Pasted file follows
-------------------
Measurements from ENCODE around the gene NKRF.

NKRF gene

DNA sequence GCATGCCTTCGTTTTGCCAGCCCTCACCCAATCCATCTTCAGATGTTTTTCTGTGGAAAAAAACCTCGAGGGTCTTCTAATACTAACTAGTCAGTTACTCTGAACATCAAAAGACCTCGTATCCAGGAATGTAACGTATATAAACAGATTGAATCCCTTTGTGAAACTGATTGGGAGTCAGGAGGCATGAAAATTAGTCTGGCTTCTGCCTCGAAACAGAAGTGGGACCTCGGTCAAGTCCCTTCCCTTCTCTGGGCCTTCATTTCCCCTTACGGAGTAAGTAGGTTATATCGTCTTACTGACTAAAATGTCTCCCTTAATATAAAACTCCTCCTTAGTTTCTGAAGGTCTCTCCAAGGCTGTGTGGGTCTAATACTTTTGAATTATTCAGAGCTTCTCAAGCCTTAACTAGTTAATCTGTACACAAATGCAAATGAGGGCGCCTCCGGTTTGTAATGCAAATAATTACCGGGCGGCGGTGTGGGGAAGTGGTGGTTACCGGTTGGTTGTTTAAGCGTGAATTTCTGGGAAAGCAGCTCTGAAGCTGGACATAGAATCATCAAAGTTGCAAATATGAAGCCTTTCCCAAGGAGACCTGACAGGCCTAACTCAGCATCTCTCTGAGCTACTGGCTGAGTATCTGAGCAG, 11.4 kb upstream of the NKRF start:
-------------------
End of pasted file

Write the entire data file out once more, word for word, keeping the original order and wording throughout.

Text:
Measurements from ENCODE around the gene NKRF.

NKRF gene

DNA sequence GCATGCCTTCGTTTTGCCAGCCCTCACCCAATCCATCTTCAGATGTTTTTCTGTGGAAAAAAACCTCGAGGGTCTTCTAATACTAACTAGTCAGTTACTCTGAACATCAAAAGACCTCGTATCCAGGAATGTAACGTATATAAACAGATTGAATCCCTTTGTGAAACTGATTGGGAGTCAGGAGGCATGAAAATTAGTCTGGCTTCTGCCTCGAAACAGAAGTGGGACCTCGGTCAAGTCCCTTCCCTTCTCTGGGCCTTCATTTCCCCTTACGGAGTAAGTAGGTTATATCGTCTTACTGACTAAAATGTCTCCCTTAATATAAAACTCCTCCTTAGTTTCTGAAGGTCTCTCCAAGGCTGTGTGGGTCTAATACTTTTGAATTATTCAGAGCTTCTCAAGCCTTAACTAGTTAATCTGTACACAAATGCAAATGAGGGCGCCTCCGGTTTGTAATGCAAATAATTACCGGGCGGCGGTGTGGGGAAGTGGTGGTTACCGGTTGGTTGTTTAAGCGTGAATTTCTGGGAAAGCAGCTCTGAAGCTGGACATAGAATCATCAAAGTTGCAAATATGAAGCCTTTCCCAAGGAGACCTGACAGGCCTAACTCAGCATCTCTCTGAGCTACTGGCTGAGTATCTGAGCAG, 11.4 kb upstream of the NKRF start: